Pythagoras is the mythical Greek founder of an ancient school of religion, philosophy, geometry, and astronomy. His life has been dated to 570BC – 490 BC. He was raised on the island of Samos off the coast of modern day Turkey. Some suggest he was the son of a stone-engraver. As he grew, Pythagoras emigrated to southern Italy where his philosophy flourished.
His school in Italy was something like an ascetic, religious commune. He is said to have been a teacher of many women, as well as men. In fact, years after his death, a cult arose regarding the divinity of Pythagoras. He preached a restrictive diet, perhaps of vegetarianism (as depicted by Ovid in his masterful Metamorphoses, and was later cited by Shakespeare and Montaigne), and he taught of the immortality and the transmigration (or metampsychosis) of the soul (much like Plato in Book X of the Republic – for which Pythagoras was later praised by Christian and Islamic writers) and he advanced a theory of planetary musical and mathematical harmony (an inquiry that continues with certain writings of Kepler and Copernicus – in fact both writers pay homage to Pythagoras in their writings). Newton, Einstein, Whitehead, and other modern giants of science and natural philosophy have all given a nod to the power and authority of Pythagoras. Plato’s Timaeus is one of the most vivid depictions of Pythagoreanism we have in our possession today. Platonism, and perhaps more potently Neo-Platonism, have been modeled rather closely on the mysteries of the Pythagoreans. Pythagoras’s esoteric numerology appears as an influence in Dante’s Paradiso, and also in the American Transcendentalists, such as Thoreau. Pythagoras taught the importance of early morning walks, the sacredness of music for the soul, the importance of physical exercise, Aristotle describes the Pythagoreans as the first to take up the cause of mathematics, and thus they believed mathematics was the root of all things (in contrast to other early natural philosophers pursued first principles through metaphysical claims, like Thales or Heraclitus).
Pythagoras and his school were referenced earliest by Plato and Aristotle, and then sayings attributed to him and his life are attested to in various fragments quoting older texts, until Diogenes Laertius’s “Life of Pythagoras” around 200-250 AD, Porphyry’s (the Neoplatonist) Life of Pythagoras in the 3rd century, and Iamblichus’s (the Arab Neoplatonist) On the Pythagorean Life from the 3rd or 4th century.
Nothing has survived if Pythagoras wrote anything at all. The only fragments were have are some fragments attributed to Heraclitus and a satirical poem attributed to Xenophanes. Much of our account of Pythagoras comes from the Romans, particularly Diogenes Laërtius’s, however by this time, hundreds of years had passed since the death of Pythagoras and his mystery cult was the subject of great fascination. Perhaps he was a contemporary of Anaximander and Anaximenes. Some have suggested Ptyhagoras studied among eastern mystics, like Zoroaster (or Zarathustra) and other Hebrew rabbis, even Plutarch has account of Pythagoras traveling to Egypt to study. Some say he was a student of Orpheus, and thus was inducted into the ancient Orphic mysteries. Perhaps his moral teaching came from a fabled meeting with Thales, or perhaps it came from the Delphic oracle. The anonymous Suda suggests Pythagoras had four children, despite his proclamations and restrictions regarding sexual activity. With regard to politics, he regularly advised the leaders of the city of Croton, where he resided in southern Italy, and he rejected democracy. Rumors about of Pythagoras as a “wonder-worker” with a golden thigh or as the human incarnation of Apollo.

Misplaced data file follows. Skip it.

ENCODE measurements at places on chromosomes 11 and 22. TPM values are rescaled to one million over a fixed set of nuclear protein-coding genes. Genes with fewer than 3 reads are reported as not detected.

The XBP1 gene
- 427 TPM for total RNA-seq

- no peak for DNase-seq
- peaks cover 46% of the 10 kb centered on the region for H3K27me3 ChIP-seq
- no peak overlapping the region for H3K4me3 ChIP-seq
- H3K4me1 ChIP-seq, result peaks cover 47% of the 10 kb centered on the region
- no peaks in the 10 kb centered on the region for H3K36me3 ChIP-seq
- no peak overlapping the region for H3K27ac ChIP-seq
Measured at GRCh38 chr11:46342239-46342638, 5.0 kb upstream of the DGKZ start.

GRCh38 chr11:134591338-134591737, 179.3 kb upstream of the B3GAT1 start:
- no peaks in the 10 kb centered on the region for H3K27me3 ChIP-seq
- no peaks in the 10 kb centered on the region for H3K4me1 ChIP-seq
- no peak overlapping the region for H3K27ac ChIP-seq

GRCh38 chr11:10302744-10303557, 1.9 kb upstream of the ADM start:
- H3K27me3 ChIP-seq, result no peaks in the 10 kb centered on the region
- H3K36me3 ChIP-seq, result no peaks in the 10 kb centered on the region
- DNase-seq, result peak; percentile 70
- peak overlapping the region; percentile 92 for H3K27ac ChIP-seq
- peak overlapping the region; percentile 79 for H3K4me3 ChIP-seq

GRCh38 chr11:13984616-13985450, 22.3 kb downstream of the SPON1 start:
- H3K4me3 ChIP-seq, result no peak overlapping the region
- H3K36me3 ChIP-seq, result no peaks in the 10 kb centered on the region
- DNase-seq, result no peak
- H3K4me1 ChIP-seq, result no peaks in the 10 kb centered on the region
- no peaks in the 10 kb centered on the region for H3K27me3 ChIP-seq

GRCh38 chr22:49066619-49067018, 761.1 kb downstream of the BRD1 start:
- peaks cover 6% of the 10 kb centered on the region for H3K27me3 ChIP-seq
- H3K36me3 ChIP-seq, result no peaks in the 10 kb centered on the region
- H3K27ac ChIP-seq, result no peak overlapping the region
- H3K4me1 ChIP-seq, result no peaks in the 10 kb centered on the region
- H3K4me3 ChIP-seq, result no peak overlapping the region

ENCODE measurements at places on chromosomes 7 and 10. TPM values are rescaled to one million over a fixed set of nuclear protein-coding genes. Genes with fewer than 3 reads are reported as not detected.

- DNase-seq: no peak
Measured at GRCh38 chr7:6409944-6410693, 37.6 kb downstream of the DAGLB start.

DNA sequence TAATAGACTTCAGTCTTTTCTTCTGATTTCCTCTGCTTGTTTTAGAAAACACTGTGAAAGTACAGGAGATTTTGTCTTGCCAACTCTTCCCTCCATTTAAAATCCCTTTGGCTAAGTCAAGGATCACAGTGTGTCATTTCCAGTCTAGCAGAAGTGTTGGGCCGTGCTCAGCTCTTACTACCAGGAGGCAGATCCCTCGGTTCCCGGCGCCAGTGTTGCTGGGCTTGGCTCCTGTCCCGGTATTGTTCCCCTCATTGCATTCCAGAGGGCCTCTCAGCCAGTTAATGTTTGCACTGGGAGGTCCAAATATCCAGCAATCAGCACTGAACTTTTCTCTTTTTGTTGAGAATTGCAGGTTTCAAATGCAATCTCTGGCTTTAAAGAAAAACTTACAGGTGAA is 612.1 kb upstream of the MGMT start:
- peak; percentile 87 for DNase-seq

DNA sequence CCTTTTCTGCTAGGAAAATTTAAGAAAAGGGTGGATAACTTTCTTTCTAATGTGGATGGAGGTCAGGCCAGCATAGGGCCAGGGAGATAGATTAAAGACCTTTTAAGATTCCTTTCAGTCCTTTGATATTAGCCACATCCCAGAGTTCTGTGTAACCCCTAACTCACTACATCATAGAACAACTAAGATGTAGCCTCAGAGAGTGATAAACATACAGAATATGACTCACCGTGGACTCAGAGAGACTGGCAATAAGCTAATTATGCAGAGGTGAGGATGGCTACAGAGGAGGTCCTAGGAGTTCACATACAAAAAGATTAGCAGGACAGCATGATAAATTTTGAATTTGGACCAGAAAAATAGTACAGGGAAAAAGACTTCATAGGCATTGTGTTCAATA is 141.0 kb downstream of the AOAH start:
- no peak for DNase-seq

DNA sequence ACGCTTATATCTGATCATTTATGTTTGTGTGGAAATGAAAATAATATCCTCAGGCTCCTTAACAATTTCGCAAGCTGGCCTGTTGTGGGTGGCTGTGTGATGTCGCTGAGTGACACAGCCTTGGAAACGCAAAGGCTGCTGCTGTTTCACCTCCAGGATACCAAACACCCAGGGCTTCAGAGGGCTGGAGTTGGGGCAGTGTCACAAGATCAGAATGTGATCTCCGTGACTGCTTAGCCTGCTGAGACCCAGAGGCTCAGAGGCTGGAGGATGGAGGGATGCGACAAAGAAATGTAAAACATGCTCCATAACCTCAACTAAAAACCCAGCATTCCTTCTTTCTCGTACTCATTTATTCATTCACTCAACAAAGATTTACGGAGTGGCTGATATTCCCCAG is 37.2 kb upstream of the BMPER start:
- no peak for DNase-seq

At any rate, Pythagoras’s mythology has been significant, but perhaps nothing has lasted in the minds of men more than the fabled image of Pythagoras discovering the “Pythagorean Theorem” – a theory of right angles triangles, a subject addressed in Euclid’s Elements. As a modern equation, the theorem can be written as follows:
In other words, in right angled triangles, the square of the hypotenuse (c) is equal to the sum of the square of the other two sides.
In Euclid’s proof, each side of a right triangle is also the side of a square. As with most geometric shapes found in Euclidean space, the theorem rests on an assumption of proportionality of two similar triangles. Euclid’s proof (1.41) is presented as axiomatic, the oldest such surviving proof, outside of certain texts from India, Babylon, and even China in which the theorem is used.